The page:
Have you ever craved a burger, (and immediately I apologize to all you vegetarians out there), walked into a restaurant, one who claims to have the ‘world’s best burger’, ordered, with all the trimmings of course, salivated for twenty odd minutes while they cook it, pondering it’s magnificence, dreaming of that juicy patty, served piping hot on a plate covered in greatness, and then, be incredibly disappointed after taking that first bite? It’s happened to me many times, so many in fact, I decided to start a log of all the places I’d eaten a burger in the past five years, some good, other’s mostly average or bad, and then begin my real search, a search for the holy grail, the world’s ultimate burger. I’ve watched all the shows, the Food Network is filled with wannabe star presenters blaspheming over one type of food or another, most of them so filled up with their own snobbery, it’s sickening. But, we can tune in to people like Guy Fieri, a seemingly down to earth funny and honest foodie, looking for places that are appealing to all normal people, like you and I for instance! I love his enthusiasm, his humor and his search for ‘hole in the wall’ restaurants that provide home cooking with passion and desire. Hence my burger quest, inspired by Guy and his ability to taste the goodness in other people’s passion, and their ability to be good cooks, rather than great chefs.
My own fascination with burgers started a long time ago in a restaurant called McDonalds. Yes, you read that correctly. I was in the USA for my 13th birthday, visiting my father’s sister who lived in LA. We spent three weeks touring LA and San Francisco, (quite ironic that I live here now!) and I got to tase my very first cheeseburger at this incredible place, and I use that term very loosely, called McDonalds. In 1972, that was THE place to meet, greet and eat. Hard to believe we are discussing the very same place that has, over the past 40 years, taken all the credit for nothing other than a bad rap in becoming one of the main culprits in our obesity issues all over the planet. Anyway, I remember clearly ordering a Big Mac, and that delicious melting mixture sliding effortlessly down my hungry throat into my then uninfected stomach. It changed my world, it opened my eyes, it did nothing for my waist line and it was absolutely the best cheeseburger I’d ever eaten, only because it was the very first one I’d ever consumed. I asked my father to get me another, and he refused, but my aunt complied and the second one was just as good! That led to three weeks of eating cheeseburgers whenever possible, other than one night in San Fran when my parents dumped all three kids, my two sisters and I, in a motel room with a bucket of fried chicken from a place called Zimms. Ahhhhhh, fried chicken!!! And a new love began, but I digress, we should stick with cheeseburgers.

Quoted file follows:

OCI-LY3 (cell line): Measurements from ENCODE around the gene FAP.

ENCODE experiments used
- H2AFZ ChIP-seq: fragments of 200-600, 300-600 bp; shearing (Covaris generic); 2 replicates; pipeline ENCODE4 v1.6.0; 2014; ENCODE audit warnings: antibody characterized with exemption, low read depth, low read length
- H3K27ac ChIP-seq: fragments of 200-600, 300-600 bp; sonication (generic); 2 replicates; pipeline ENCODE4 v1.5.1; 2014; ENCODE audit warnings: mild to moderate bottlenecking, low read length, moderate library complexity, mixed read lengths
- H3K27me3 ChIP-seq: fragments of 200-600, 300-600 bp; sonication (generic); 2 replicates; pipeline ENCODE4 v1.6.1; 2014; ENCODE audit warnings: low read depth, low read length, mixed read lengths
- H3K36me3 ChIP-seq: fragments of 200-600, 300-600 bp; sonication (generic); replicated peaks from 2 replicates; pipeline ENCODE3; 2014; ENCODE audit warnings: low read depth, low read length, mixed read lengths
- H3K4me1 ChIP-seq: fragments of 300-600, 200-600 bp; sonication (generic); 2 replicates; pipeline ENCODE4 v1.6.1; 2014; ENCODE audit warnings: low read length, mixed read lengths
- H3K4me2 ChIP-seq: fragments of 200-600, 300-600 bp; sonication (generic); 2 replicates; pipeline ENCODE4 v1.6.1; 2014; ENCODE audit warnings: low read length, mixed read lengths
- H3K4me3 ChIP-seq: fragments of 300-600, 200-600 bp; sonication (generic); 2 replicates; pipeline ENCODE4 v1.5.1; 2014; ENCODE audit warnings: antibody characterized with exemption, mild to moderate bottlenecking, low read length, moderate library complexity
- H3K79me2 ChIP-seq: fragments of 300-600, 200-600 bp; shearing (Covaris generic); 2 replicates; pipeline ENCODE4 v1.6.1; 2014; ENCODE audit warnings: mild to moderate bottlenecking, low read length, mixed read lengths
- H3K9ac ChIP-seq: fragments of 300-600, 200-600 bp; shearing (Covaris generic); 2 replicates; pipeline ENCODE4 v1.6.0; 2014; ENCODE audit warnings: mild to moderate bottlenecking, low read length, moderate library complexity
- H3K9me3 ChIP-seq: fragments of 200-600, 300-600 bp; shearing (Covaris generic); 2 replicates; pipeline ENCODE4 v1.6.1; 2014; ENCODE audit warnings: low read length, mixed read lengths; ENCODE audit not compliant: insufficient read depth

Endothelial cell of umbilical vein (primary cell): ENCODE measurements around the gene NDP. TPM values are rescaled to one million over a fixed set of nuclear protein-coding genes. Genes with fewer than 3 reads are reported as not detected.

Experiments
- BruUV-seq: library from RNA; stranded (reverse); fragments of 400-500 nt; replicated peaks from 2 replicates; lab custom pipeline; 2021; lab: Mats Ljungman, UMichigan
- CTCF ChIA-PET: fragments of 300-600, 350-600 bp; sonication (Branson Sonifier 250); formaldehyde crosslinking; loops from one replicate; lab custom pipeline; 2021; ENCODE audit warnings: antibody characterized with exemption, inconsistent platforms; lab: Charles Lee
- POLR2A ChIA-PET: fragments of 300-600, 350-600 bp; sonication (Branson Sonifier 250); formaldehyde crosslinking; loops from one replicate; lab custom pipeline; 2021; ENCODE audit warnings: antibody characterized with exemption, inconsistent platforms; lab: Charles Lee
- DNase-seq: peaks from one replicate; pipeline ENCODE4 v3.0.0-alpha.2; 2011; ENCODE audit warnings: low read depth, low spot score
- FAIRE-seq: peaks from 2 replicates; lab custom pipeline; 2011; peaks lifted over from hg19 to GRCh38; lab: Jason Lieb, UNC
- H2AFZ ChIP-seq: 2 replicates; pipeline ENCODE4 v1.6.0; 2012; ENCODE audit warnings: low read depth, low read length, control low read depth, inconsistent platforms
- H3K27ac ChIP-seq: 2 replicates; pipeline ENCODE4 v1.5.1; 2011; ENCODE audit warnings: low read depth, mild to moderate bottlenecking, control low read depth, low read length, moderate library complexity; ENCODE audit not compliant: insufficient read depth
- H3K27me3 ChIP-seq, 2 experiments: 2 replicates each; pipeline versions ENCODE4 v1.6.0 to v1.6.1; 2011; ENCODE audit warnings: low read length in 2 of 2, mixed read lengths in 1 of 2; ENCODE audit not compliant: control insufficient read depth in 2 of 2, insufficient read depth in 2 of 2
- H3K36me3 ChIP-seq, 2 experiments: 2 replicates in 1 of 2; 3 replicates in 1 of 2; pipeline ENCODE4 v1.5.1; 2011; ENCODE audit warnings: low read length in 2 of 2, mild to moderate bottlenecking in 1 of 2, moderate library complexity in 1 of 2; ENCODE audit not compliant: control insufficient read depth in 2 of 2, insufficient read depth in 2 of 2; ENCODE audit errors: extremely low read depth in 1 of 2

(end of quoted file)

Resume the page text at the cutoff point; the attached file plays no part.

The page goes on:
When I returned to Scotland, it was four more frustrating years before my hankering for the world’s greatest food got it’s chance to be reunited with my seemingly insatiable requirement to dine on cheeseburgers forever more. As a side story, I met a man called Shep Messing, in Dallas, around 1993, he used to keep goal for the US national soccer team, and he claimed to eat cheeseburgers for breakfast, lunch and dinner, every day! I actually got to witness his obsession in person for three days, though I never ever got to see his cholesterol count! In Scotland we never had McDonalds, the first one didn’t open until the mid to end of the 1980’s, but we did have some casual and affordable dining establishments dotted around Glasgow, a city not known for it’s culinary prowess at that particular time, although it is now, and these restaurants were quite capable of venturing aimlessly into the world of very simple American cuisine. We would hunt them out, my friends and I, and I would guzzle down burger after burger, sometimes three in one night, so I could satisfy my appetite and my unending craving. When I moved to London, things got easier, and I could eat anywhere I wanted, safe in the knowledge that cheeseburgers were hard to screw up and a lot easier to gobble down. It was there, in the early 1980’s that my quest began, a quest that is still as intriguing today as it was way back then. My passion to find the perfect burger knows no boundaries, it finds no barriers and it is a hobby I will take to my grave, which I hope, even with all the remains of all these burgers floating around aimlessly in my colon, will be a long time from now.
Sadly, I remember just about every burger I have ever eaten. I remember the overcooked, the undercooked, the ugly, the beautiful, the large, the small and I will remember forever that one burger in Banff Canada, that hands down, beat every other burger I have ever consumed. Mmmmmmm, delicious, and oh so unexpected. But, we can get to more of that in blogs that will follow. I am not here to suggest in any way shape or form that burgers are good for you, nor do I suggest that you, my readers should even dream of eating as many burgers as I have in my 53 years on the planet, but, and it’s a huge but, I know you have all partaken of good and bad burgers over your lifetimes, so let’s hear it. Shout it out and let me know the best and worst of your dining experiences that relate to burgers only. Where was the best, the worst, and the mediocre and have you, yourself, managed to create a burger that I would be proud to sample, and blog about? Let me know. The next install ment of this blog will expand into names, dates and places and what restaurants to frequent and which ones to give a wide body swerve at the front door, regardless of how hungry you might be. Until then, write me back, come on, you know you want to!